When my daughter was right around a year old I entered her into her first baby pageant. I think I took her more than anything to show her off. Little W is/was adorable after all. I was kind of grateful that she didn’t win. I didn’t want an excuse to come back. Even then, I dreaded the decision then as much as I regret the decision today. I want to talk about why.
1) Equality. I didn’t enter my son to a similar pageant when he was a baby. All my talk about sexism, equality, and gender roles, at the end of the day I never thought once about entering my equally adorable son.*
2) Makeup. I hate it. Somewhere in my teen years I noticed the ritualized obsession my friends and parents would apply a coating to their face. Makeup wasn’t a hobby. It was an obligation. I saw the obligation starting in babies and I was horrified.
3) Disappointment. As a rule, babies don’t feel disappointment when they lose a competition. They don’t even know they are competing, so there is no doubt that the disappointment I saw in parents was not mirrored child tears. These parents were actually sad their sons and daughters did not win an arbitrary contest of beauty that at least fifty babies (all adorable) competed in.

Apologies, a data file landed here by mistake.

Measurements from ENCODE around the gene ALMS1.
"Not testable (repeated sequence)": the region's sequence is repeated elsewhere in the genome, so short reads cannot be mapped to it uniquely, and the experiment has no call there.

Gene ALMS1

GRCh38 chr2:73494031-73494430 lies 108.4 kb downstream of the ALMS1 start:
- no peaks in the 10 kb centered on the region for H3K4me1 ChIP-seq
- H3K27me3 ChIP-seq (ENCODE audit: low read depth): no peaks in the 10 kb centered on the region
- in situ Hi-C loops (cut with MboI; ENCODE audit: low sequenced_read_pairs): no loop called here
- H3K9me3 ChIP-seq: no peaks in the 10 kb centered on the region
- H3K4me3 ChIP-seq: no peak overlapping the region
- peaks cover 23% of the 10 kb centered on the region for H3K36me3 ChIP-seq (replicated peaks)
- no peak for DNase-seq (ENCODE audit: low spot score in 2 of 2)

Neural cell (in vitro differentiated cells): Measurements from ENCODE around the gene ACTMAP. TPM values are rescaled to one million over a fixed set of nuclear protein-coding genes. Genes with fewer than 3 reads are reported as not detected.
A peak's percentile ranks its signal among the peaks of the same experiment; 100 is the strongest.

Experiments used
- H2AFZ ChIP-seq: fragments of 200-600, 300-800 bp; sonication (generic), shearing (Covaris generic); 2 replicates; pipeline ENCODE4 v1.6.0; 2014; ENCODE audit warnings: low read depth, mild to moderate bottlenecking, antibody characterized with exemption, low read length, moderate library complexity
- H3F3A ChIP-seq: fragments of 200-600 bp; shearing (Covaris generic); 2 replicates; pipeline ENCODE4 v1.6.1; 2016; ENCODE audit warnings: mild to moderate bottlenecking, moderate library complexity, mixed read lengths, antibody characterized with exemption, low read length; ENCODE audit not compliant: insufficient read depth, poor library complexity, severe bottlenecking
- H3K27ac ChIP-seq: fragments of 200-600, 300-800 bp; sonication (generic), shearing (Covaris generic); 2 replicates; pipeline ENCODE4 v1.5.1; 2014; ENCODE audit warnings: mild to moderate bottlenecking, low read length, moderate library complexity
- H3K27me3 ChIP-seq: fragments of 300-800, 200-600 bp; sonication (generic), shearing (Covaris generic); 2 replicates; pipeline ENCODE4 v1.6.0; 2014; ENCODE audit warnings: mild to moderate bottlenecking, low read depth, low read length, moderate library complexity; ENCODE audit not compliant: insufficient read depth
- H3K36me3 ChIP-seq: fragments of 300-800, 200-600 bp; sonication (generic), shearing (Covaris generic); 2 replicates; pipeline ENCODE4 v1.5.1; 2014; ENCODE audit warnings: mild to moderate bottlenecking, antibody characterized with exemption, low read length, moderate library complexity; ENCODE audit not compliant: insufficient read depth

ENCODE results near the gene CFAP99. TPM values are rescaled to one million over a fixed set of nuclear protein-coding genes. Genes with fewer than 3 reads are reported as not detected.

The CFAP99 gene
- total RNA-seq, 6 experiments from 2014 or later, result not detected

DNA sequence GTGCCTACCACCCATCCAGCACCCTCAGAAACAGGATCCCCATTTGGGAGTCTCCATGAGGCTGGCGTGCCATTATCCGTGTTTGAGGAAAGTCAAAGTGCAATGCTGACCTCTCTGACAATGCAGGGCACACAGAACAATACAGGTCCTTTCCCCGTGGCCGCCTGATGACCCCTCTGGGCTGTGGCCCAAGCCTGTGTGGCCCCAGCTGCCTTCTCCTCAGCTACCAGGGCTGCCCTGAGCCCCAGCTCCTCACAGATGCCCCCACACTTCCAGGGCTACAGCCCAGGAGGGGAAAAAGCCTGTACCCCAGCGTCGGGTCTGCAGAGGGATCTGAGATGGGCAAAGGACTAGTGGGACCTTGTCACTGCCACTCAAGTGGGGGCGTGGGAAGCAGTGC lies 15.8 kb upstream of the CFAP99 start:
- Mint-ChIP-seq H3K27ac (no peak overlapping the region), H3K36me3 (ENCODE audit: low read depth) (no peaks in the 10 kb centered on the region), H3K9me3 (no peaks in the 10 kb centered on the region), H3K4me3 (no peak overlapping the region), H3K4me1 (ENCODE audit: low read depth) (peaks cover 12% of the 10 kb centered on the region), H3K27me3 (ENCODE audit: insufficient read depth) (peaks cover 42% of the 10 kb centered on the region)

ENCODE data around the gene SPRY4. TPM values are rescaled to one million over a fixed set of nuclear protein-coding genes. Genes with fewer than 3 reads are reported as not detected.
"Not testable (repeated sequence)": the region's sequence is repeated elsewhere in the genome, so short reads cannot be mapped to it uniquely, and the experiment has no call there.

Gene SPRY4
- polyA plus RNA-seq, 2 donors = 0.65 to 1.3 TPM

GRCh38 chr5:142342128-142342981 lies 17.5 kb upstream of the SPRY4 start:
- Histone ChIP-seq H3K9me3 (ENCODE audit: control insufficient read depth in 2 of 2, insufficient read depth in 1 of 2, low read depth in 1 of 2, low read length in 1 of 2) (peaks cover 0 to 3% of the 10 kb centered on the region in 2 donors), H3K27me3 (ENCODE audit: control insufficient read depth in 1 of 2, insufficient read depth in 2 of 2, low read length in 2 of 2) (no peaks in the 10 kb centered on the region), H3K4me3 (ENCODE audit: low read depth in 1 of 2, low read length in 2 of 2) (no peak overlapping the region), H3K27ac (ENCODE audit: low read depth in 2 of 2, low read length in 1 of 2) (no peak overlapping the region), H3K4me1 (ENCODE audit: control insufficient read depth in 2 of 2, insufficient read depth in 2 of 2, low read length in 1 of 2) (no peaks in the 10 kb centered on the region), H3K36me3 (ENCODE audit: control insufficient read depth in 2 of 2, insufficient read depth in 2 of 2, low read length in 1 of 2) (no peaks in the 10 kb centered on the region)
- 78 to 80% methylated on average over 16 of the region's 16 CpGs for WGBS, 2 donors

4) Obsession. Now this one is not limited to pageants. Parents obsess over making their kids winners in all sorts of ways that are otherwise healthy competitions. The pageant circuit though has obsession in droves. To the effect that body modifications, extreme diets, and costly dresses (often worn once) are the norm rather than the exception.
Pageants do little more than reinforce the idea that children have to be something they are not naturally to be seen as beautiful. While I am less bitter about adult pageants, I actually abhor forcing this on children. It is cruel at its worst, and sexist at its best. Childhood beauty pageants aren’t healthy competition.
They are gender policing, normative conditioning monsters
Which is why I never took my daughter back.
*A decision I don’t think I would make today. People change. Even their own sexist behaviors.